Gauging Pig
Gauging Pig meeting an obstruction in Pipeline - Schematic

Caliper Pigging

Caliper Pig
Caliper Pig

Caliper pigs measure internal profile variations like dents, ovality and internal diameter transitions with the primary objective being to detect mechanical damage and/or ensure that a less flexible metal loss inspection pig or intelligent pig can pass through the pipeline without meeting any obstructions. Caliper pigs are normally designed to be flexible and can pass minor ID reductions. 

Most of the Caliper pigs are equipped with mechanical sensors (fingers) that follow the inner profile of the pipe wall. Typically, these pigs can detect dents and ID reductions of between 1% and 2% of the pipe diameter. Mechanical caliper pigs can give false readings when they negotiate debris or solid wax, hence it is vital to have the pipeline cleaned and gauged prior to running the caliper pig. Reputed contractors that offer services with mechanical caliper pigs are Pipetronix, Enduro Pipeline Services and TD Williamson (TDW). 


Displacement pigs are used to displace air or fluid in the pipeline. When used in a pipeline to remove the test water after completion of hydrotest, they are called dewatering pigs. After completion of hydrotest, dewatering involves running a series of pigs through the pipeline using compressed air. Dewatering on liquid pipelines may be performed as the final commissioning stage where addition of water to the production during the start-up phase is acceptable. In such cases the pipeline may be left filled with water for considerable amount of time after hydrotest and disposed prior to final commissioning. It is important to test the quality of water and to use treatment chemicals that will not allow microbiological growth to take place in the pipeline during this period. For gas lines the presence of residual water is unacceptable and the line needs to be fully dewatered to avoid the potential of corrosion and formation of hydrates in the pipeline. If treated sea-water has been used to hydrotest the pipeline, the pigging operation will consist of batch of fresh water between the first two pigs followed by air as shown in schematic below. After the dewatering operation is completed, a significant amount of water could be still left in the pipeline.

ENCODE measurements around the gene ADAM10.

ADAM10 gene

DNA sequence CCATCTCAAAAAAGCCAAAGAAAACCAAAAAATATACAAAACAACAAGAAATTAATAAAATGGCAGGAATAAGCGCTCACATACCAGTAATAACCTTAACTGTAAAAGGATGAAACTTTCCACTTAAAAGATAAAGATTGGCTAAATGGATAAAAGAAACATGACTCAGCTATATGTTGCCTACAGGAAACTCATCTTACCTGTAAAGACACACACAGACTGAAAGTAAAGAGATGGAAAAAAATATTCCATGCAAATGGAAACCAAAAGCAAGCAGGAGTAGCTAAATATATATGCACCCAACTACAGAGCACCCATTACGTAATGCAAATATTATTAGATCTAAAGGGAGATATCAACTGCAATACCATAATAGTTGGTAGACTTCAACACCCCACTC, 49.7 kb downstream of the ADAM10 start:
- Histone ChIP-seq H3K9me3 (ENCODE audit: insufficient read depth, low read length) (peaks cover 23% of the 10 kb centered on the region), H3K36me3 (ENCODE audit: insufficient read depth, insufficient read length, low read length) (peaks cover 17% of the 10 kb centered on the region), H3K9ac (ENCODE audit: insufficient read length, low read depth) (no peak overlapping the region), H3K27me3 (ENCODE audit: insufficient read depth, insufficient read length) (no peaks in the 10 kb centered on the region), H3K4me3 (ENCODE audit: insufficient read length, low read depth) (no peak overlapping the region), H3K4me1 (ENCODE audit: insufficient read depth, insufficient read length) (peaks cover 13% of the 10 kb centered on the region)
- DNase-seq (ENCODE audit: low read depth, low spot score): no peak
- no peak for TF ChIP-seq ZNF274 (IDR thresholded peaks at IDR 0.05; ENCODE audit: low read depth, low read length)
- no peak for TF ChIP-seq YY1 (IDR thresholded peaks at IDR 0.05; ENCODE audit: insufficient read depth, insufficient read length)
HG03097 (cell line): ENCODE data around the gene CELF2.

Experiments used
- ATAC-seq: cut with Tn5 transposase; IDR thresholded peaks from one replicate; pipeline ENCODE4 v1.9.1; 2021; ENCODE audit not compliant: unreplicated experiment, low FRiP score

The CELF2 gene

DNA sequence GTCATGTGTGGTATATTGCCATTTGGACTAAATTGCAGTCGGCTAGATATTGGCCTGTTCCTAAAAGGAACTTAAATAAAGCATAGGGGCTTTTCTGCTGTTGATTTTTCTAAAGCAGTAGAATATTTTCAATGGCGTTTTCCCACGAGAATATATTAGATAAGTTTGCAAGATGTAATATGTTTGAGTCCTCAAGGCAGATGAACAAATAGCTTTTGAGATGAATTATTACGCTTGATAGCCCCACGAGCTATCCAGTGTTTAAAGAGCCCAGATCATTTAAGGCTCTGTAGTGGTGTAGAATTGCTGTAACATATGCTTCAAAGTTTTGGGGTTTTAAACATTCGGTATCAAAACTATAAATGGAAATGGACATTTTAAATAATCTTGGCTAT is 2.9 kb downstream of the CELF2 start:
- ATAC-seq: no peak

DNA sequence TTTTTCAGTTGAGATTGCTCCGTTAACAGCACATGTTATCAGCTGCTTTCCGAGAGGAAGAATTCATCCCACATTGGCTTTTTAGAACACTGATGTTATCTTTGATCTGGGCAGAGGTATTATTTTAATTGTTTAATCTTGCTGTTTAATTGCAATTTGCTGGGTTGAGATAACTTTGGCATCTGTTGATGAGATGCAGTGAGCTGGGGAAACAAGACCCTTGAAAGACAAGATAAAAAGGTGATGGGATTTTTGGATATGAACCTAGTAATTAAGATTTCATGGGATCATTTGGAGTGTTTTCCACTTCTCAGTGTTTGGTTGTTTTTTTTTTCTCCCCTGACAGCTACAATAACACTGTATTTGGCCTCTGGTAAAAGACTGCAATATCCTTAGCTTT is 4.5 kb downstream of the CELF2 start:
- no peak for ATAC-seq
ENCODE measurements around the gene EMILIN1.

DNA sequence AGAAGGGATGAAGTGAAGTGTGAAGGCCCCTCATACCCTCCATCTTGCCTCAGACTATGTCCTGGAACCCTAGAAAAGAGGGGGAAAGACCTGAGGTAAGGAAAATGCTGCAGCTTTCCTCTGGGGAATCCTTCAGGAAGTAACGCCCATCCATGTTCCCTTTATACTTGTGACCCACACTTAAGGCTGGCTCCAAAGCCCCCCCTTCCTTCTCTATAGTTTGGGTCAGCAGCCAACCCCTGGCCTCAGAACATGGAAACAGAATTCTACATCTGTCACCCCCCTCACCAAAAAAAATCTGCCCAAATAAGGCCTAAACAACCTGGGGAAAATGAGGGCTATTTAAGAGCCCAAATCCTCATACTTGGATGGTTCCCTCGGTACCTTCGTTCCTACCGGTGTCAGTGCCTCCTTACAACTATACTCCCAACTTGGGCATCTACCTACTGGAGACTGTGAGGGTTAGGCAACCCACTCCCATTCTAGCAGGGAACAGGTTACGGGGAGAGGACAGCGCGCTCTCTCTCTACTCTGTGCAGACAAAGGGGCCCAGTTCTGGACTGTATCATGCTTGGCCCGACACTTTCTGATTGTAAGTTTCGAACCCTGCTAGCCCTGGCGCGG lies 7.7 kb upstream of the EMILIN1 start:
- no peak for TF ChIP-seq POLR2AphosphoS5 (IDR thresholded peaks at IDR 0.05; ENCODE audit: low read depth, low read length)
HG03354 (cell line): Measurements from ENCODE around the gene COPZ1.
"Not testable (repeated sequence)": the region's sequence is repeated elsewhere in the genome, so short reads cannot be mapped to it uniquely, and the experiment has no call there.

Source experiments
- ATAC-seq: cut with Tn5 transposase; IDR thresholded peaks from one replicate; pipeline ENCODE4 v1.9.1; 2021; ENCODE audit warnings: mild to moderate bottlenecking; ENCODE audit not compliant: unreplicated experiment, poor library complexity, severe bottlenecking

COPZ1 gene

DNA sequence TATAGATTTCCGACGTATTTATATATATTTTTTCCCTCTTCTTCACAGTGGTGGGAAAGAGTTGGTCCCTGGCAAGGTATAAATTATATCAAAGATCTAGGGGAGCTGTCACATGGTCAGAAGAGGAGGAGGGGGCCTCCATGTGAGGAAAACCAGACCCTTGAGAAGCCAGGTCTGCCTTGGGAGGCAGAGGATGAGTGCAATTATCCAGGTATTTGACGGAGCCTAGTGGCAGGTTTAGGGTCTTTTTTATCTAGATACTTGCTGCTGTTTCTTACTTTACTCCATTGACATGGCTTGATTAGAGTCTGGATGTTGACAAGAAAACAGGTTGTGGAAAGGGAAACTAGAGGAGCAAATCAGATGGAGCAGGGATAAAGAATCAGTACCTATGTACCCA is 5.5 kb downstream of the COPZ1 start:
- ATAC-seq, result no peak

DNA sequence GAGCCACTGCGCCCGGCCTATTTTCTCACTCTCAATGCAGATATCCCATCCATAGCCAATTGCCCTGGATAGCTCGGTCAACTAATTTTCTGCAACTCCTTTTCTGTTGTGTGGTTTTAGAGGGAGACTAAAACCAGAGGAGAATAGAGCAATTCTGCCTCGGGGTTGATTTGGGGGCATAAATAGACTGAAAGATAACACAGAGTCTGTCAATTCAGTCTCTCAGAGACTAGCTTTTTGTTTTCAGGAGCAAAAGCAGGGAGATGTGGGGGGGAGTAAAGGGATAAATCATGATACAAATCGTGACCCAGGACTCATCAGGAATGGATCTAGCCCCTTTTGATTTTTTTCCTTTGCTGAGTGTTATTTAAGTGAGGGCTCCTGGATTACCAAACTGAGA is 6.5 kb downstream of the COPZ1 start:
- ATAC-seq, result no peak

Dewatering Pipelines during Construction
Dewatering of Pipelines during Construction Phase - Schematic


As mentioned above, a considerable amount of water may still be left in the pipeline after performing the dewatering operation. The remaining water can be removed using a series of foam pigs to swab up residual water. However for dry gas pipelines where no amount of water is tolerated, the pipeline is blown with dry air until the dew point of air measured at the receiving end gives an indication that the pipeline is in dry condition.

Smart Pigs or Intelligent Pigs for Baseline Survey

A baseline survey or in-line inspection (ILI) using smart pigs or intelligent pigs is carried out to ascertain and record the condition of the pipeline prior to operation. A baseline survey allows subsequent inspection results to be compared against the baseline results to assess the defect growth over the design life of the pipeline. In absence of baseline ILI, it is difficult to establish whether a defect was existent at the time of handover to operations or due to subsequent corrosion in the pipeline resulting in incorrect assessments of defect growth in the pipeline. Regular ILI during Operation and Inspection phase, facilitates the corrosion rates to be established and mitigation measures to be put in place to preserve the integrity of the pipeline.

Pipeline Pigging during Operation and Inspection

Operational pigging is performed to ensure integrity of the pipeline through its design life. Operational pigging plays and important role in flow assurance. Operational pig runs are performed in pipelines using cup or bi-directional pigs to remove water drop-out, soft wax, sand deposits, scale and other debris build-up. With regular operational pigging the pipeline should be maintained at its optimum throughput capacity and a higher efficiency will be achieved. Typically the following purposes will be served with regular pigging: